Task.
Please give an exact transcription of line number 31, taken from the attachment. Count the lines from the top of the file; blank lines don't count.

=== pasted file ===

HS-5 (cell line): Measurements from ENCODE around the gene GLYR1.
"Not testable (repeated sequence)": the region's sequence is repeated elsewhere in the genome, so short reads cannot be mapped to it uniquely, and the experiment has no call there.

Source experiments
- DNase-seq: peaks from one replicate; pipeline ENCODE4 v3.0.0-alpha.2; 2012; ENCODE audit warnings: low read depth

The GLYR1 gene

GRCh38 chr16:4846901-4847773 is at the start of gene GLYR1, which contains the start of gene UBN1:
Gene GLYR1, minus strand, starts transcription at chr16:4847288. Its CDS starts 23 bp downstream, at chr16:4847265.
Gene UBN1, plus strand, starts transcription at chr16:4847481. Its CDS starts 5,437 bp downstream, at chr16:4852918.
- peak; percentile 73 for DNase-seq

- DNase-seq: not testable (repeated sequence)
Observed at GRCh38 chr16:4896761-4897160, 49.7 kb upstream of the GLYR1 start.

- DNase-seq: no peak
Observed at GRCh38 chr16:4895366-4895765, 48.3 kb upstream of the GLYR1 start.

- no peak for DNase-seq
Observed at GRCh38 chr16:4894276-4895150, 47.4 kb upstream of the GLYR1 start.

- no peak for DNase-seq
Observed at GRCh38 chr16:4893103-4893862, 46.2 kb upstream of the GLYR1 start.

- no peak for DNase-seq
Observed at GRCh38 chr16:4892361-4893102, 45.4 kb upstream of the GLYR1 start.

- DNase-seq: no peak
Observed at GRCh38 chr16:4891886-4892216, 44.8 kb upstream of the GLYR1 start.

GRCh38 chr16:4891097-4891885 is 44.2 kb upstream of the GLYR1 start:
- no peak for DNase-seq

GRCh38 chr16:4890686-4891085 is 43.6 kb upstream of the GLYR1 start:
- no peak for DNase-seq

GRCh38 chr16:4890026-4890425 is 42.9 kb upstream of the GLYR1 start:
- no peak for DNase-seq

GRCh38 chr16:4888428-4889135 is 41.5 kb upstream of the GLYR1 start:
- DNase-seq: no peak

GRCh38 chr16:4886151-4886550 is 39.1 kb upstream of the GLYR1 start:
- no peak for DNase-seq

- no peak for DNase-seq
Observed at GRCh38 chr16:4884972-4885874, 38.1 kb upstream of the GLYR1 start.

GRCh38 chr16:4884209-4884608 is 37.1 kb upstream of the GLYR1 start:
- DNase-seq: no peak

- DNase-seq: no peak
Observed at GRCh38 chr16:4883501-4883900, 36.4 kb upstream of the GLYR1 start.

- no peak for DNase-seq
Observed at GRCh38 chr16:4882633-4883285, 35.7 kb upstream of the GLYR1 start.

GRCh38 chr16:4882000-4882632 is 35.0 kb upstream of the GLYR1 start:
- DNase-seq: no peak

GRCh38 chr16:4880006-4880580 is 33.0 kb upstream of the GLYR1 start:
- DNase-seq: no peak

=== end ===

- no peak for DNase-seq